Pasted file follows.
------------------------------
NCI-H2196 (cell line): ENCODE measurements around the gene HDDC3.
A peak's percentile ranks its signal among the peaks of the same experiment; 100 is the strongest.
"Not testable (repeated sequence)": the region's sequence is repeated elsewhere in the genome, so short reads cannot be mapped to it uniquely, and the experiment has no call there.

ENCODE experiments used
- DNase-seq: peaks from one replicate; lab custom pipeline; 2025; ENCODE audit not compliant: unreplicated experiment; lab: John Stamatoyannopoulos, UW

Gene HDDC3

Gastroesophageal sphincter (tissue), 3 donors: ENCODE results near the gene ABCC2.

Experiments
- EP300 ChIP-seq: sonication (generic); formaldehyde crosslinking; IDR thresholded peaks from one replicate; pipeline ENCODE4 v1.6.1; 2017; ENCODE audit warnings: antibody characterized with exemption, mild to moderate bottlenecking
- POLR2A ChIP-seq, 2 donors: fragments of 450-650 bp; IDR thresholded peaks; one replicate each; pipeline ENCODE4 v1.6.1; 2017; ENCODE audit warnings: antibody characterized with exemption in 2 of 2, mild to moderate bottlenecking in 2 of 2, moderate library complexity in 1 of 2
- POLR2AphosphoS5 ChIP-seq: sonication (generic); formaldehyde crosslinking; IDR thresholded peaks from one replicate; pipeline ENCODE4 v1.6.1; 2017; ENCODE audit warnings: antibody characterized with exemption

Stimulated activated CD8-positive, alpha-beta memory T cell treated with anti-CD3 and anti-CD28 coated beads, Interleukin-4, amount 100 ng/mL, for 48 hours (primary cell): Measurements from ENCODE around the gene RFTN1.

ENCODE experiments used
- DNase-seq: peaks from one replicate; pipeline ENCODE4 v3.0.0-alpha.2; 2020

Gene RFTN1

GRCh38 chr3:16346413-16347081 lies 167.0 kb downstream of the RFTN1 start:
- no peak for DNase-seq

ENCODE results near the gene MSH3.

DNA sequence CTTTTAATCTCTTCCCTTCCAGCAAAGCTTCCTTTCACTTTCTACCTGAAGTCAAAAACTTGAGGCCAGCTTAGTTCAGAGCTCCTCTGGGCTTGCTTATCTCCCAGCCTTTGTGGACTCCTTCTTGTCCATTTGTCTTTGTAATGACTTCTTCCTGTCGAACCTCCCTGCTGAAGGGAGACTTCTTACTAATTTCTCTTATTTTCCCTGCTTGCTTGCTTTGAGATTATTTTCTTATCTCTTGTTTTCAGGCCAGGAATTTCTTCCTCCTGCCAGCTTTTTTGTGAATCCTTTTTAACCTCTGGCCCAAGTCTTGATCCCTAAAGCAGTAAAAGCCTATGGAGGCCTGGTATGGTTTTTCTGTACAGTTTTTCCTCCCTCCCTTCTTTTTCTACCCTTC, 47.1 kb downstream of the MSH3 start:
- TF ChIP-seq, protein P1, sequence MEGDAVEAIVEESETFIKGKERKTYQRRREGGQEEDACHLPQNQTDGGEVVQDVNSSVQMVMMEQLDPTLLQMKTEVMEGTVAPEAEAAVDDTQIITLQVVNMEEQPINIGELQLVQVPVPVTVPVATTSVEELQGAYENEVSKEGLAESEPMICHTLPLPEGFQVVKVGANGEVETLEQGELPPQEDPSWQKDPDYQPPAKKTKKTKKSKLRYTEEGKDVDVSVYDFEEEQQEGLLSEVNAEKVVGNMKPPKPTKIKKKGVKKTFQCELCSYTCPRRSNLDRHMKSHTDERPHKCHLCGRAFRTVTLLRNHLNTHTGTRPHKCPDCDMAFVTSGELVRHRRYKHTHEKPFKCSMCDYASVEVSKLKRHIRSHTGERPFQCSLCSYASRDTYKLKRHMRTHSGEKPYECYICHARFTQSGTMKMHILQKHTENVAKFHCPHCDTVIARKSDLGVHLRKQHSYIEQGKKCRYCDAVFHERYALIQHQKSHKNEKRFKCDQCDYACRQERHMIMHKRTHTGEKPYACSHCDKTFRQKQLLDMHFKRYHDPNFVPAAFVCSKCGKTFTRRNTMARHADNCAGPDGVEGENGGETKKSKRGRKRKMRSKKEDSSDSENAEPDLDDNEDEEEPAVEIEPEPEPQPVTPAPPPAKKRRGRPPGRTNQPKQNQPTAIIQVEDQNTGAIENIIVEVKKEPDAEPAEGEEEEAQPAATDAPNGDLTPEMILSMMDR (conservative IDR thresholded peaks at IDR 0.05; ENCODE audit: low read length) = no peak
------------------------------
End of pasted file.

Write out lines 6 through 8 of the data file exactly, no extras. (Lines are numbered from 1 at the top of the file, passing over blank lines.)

Gene HDDC3

Gastroesophageal sphincter (tissue), 3 donors: ENCODE results near the gene ABCC2.

Experiments